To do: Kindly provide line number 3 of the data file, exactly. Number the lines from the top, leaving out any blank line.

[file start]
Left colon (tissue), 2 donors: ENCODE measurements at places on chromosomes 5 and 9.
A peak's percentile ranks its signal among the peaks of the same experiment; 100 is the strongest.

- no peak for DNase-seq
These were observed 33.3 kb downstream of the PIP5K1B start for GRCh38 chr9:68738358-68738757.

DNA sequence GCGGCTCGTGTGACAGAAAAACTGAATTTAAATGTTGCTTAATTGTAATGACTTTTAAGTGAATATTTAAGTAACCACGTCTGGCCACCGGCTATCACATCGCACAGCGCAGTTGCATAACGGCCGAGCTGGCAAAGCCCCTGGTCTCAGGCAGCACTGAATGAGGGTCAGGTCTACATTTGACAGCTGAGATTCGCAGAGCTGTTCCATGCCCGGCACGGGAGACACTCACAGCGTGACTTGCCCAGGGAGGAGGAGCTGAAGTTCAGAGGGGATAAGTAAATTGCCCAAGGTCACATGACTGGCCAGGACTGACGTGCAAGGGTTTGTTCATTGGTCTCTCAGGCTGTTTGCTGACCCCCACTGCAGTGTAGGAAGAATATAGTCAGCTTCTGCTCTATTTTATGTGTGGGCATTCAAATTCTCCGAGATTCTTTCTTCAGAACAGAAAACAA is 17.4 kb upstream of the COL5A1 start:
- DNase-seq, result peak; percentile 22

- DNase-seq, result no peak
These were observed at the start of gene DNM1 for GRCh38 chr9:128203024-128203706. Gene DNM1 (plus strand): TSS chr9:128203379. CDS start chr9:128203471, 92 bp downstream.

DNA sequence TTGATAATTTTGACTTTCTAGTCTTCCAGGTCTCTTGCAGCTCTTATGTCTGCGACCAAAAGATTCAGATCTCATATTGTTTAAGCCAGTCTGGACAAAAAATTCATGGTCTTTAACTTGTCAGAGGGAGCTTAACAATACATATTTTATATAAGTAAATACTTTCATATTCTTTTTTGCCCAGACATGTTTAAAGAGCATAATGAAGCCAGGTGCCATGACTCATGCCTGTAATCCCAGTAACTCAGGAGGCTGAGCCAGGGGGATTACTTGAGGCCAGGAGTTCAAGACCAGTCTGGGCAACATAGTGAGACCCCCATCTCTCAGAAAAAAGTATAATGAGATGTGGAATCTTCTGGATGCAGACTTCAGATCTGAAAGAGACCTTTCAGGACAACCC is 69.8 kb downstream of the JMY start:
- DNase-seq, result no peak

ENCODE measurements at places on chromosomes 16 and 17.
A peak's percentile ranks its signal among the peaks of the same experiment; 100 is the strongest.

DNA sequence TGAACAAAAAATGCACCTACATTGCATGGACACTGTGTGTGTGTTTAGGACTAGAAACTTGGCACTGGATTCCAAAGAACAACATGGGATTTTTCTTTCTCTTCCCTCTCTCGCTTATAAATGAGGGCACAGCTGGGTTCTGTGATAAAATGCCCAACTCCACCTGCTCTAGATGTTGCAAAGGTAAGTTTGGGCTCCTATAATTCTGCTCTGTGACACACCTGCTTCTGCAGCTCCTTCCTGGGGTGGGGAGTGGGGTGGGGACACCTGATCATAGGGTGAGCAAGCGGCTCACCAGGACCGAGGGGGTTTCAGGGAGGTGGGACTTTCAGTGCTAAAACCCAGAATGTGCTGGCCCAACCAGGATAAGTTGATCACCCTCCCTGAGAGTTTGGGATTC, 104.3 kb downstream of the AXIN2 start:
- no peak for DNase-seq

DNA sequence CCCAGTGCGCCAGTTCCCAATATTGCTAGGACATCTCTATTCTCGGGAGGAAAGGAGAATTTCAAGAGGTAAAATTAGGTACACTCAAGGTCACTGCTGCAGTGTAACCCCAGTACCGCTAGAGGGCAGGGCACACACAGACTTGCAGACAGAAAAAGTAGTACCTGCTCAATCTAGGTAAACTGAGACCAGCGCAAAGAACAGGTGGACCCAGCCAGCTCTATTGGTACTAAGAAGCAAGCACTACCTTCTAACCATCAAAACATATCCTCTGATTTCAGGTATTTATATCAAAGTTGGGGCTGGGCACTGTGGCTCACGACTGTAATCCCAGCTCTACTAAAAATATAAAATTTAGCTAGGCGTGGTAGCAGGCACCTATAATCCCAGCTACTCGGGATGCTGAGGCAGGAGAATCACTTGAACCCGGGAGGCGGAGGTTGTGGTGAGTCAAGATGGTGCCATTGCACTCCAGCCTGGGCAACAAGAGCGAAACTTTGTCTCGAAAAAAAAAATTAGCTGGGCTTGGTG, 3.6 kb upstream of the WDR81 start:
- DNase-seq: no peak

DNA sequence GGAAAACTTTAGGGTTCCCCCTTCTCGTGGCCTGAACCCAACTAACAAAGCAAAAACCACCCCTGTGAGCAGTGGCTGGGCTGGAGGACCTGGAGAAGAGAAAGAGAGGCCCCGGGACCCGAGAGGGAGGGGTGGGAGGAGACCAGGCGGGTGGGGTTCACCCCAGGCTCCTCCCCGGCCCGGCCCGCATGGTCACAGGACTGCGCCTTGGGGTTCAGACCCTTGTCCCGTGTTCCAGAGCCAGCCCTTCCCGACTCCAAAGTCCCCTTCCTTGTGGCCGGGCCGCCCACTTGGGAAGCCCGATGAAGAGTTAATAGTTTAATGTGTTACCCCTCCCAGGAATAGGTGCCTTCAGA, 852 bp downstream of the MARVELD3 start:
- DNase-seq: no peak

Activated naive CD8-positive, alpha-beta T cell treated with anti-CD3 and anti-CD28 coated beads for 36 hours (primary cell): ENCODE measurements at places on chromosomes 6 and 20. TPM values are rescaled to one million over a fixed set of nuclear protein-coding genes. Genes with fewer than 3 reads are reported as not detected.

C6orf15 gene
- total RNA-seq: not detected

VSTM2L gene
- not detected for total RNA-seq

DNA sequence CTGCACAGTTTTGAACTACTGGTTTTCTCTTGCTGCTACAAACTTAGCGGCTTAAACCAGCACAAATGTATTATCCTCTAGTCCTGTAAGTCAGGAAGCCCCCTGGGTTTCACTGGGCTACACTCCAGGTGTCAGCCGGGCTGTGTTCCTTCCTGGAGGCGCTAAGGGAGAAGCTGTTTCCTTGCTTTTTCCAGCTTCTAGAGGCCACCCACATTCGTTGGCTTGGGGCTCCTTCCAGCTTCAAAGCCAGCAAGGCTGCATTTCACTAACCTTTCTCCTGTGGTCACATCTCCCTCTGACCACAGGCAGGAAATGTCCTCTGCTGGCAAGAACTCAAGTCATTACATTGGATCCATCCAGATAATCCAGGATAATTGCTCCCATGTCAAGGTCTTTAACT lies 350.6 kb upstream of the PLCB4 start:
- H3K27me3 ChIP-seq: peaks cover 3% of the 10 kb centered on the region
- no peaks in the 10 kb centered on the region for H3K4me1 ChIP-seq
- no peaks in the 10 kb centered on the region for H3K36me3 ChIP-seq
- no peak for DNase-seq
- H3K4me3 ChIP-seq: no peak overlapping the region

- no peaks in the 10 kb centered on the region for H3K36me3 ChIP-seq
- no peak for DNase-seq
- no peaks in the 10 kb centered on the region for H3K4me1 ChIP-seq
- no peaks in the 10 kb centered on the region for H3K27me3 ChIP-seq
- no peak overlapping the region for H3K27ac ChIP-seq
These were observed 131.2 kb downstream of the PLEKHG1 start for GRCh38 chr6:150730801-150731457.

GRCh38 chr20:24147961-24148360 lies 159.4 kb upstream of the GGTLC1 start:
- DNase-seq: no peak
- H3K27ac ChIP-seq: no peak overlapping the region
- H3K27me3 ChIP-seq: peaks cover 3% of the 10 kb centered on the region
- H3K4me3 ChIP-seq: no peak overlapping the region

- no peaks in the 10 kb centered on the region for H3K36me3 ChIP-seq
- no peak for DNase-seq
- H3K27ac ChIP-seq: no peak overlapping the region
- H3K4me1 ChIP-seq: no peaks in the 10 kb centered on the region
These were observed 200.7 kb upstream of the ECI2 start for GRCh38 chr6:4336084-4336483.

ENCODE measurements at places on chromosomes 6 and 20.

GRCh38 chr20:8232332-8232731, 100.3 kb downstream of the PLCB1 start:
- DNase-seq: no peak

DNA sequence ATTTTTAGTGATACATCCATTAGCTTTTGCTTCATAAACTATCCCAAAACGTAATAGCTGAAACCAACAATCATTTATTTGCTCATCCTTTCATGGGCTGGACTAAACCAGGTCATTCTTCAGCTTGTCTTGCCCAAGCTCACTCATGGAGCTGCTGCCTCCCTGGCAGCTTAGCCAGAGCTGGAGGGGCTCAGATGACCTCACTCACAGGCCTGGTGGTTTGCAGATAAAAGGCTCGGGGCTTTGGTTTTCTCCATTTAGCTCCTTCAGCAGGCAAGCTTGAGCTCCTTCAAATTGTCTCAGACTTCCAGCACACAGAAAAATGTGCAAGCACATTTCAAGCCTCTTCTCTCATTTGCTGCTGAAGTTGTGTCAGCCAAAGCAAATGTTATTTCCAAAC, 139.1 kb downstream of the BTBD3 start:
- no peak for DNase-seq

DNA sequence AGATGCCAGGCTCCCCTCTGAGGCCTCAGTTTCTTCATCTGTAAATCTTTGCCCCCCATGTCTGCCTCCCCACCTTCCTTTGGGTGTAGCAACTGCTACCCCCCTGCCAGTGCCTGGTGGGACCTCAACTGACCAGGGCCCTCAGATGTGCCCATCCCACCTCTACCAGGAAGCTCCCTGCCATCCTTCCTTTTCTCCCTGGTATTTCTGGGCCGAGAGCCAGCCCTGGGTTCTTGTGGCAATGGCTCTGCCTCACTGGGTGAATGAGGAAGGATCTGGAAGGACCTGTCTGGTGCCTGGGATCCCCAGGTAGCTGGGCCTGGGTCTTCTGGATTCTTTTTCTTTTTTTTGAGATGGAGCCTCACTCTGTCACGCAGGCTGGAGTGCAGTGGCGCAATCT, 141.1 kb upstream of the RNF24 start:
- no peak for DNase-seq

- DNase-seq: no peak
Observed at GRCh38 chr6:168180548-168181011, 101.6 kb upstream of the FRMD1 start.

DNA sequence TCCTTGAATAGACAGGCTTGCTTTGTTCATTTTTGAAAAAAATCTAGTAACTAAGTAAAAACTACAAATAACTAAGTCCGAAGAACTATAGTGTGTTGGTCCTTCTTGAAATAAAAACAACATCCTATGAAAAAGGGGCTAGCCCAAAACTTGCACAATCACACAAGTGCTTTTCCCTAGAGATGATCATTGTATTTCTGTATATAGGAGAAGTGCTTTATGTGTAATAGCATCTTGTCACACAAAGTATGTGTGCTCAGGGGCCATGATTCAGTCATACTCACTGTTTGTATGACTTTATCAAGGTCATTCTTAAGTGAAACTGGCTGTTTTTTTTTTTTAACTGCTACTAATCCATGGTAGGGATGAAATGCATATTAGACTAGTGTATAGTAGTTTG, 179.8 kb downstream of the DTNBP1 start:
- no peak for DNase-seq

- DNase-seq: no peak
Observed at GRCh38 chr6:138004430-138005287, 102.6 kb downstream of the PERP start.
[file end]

- no peak for DNase-seq